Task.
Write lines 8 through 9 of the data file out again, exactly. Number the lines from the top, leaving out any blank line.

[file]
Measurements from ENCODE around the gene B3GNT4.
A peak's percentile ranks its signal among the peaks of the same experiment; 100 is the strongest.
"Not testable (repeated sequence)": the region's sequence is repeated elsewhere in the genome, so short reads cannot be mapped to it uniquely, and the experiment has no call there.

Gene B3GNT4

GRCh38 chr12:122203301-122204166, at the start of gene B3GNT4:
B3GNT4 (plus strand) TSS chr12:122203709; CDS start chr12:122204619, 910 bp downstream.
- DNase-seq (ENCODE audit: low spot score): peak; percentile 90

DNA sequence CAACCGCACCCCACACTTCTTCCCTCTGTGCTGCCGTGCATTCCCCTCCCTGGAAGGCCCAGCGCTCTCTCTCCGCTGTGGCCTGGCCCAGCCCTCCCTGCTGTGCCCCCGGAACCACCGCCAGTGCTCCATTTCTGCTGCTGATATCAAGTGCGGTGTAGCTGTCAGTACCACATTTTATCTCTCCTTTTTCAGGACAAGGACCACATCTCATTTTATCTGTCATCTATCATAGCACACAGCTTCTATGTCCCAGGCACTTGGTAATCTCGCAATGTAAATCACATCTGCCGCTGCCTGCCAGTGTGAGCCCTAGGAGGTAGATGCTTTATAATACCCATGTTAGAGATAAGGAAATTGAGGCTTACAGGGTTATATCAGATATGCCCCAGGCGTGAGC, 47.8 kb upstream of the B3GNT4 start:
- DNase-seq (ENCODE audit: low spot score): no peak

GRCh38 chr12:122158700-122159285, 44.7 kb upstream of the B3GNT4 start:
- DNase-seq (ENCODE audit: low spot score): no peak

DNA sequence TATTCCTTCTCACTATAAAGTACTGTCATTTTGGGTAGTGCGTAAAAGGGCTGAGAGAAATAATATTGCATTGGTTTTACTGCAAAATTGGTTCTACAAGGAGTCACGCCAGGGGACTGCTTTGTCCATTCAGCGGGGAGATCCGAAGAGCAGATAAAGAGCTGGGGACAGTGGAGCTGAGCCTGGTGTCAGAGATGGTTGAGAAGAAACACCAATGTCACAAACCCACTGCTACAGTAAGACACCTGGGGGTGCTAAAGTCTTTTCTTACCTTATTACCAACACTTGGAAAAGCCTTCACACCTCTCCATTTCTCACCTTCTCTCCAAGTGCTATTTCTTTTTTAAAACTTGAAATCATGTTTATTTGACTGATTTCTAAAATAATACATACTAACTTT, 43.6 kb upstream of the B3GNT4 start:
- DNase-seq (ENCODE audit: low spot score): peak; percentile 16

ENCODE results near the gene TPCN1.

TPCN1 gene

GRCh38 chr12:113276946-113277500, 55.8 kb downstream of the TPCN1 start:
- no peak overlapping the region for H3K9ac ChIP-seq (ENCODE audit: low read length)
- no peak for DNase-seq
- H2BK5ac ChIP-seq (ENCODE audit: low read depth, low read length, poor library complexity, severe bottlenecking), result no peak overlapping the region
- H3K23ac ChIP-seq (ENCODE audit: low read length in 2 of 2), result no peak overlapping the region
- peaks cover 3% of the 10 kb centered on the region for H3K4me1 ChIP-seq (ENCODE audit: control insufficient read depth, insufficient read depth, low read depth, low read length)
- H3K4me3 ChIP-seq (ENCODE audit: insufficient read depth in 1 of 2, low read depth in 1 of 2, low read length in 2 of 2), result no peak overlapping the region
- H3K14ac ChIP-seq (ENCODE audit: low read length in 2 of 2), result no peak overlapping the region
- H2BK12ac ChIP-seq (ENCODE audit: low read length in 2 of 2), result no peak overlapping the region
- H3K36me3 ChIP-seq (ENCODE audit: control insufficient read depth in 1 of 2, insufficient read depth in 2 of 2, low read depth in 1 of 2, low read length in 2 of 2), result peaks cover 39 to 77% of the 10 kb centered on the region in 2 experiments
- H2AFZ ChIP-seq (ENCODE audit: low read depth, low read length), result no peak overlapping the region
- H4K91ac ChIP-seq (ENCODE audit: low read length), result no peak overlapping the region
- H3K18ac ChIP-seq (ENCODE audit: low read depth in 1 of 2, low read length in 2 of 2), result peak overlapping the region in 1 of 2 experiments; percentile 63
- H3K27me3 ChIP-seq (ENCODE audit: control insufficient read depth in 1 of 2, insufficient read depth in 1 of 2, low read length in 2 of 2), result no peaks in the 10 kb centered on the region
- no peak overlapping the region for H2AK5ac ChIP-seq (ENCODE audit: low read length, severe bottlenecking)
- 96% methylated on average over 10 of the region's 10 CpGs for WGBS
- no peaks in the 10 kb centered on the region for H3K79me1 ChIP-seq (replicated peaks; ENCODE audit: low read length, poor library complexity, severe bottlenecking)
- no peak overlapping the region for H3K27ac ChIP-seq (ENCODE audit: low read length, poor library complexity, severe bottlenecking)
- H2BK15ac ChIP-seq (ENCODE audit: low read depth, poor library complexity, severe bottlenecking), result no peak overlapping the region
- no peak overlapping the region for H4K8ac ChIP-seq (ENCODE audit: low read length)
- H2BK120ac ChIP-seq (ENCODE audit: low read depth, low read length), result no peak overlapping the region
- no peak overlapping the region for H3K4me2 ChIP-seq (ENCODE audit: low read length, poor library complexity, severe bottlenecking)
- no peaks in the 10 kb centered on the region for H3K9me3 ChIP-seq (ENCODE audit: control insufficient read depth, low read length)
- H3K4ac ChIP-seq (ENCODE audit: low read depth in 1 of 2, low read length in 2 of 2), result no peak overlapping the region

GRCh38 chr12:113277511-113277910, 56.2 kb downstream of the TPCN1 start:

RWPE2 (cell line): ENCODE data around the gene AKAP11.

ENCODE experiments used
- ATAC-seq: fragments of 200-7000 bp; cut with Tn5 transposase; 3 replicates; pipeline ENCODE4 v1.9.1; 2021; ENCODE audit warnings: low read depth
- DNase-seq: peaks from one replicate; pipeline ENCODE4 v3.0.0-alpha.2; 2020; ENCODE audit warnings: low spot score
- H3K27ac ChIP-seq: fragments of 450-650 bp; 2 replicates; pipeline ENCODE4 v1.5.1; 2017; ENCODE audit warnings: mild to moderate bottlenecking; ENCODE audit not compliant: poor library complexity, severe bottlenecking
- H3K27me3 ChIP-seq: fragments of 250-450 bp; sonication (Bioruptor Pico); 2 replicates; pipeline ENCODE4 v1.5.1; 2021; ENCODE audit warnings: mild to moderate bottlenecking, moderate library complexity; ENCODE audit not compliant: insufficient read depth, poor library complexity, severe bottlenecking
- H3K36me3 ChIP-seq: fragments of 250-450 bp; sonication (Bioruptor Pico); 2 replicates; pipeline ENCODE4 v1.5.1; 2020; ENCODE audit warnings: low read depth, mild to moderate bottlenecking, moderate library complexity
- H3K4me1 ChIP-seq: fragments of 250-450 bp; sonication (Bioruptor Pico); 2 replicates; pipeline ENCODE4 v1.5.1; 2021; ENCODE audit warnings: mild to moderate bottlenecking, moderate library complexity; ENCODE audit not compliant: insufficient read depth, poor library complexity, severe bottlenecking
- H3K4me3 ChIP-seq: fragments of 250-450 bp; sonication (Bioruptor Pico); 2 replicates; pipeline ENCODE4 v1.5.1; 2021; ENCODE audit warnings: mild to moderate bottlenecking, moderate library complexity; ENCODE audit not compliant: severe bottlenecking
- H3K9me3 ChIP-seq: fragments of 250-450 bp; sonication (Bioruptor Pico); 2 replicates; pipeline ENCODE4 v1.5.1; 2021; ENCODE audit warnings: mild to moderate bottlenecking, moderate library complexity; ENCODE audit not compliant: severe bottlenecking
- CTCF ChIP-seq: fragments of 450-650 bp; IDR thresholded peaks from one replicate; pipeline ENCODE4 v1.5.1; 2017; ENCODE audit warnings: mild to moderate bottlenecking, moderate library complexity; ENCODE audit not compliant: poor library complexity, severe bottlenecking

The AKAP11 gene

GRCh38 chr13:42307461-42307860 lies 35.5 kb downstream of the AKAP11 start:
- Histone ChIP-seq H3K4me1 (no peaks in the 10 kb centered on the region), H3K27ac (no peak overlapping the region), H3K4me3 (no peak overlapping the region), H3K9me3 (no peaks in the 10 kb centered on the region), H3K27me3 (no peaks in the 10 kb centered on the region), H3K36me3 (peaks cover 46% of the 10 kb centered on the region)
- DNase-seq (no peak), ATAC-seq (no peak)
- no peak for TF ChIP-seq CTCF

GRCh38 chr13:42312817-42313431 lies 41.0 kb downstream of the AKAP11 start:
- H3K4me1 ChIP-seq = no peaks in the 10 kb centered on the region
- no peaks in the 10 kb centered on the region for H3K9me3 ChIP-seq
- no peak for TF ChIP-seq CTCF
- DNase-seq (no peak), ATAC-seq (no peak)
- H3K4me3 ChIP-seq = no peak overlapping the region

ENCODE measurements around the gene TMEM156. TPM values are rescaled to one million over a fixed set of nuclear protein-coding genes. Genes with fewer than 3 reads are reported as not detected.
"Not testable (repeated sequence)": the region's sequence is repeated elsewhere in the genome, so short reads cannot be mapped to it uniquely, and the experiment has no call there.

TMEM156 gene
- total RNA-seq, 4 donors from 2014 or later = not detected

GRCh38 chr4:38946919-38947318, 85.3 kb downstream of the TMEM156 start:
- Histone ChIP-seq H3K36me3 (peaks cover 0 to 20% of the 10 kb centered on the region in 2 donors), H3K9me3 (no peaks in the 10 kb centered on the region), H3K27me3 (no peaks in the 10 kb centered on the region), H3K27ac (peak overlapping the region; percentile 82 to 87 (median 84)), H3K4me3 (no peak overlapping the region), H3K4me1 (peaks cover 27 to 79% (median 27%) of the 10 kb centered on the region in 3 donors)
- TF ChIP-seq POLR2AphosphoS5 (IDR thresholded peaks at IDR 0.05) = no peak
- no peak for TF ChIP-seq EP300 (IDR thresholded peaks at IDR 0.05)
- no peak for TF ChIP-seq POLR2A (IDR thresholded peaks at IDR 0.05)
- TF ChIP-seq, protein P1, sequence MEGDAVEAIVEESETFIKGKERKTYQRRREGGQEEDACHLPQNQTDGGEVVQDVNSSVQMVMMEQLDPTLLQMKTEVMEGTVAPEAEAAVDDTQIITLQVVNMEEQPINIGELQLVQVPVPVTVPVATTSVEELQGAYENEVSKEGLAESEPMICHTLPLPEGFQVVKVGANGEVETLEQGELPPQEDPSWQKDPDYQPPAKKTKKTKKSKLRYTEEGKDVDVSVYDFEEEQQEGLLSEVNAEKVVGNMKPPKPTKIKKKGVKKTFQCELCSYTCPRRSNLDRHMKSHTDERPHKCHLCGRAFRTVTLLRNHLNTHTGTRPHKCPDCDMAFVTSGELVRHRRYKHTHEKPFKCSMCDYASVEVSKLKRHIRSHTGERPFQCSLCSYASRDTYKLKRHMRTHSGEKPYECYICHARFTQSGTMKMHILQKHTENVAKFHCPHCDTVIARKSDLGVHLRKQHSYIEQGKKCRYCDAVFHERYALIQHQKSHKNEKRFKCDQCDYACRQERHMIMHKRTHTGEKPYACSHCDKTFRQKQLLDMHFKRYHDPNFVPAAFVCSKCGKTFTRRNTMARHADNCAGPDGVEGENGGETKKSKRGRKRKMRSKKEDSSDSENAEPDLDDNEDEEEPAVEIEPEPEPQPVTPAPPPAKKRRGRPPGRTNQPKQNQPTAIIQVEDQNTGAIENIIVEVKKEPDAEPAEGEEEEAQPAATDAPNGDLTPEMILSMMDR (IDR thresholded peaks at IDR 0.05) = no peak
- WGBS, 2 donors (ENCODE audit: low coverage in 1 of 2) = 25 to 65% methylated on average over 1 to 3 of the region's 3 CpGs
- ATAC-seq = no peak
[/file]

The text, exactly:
DNA sequence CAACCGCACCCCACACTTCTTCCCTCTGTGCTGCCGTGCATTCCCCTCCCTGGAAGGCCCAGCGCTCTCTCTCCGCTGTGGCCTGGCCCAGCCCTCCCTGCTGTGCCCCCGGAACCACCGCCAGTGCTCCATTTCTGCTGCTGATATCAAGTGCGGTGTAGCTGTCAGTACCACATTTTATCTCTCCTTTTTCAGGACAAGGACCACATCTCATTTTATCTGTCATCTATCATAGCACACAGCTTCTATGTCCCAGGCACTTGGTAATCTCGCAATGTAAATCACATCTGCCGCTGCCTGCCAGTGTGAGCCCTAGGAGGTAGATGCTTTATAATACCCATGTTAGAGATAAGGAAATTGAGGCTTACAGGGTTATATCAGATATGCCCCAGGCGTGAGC, 47.8 kb upstream of the B3GNT4 start:
- DNase-seq (ENCODE audit: low spot score): no peak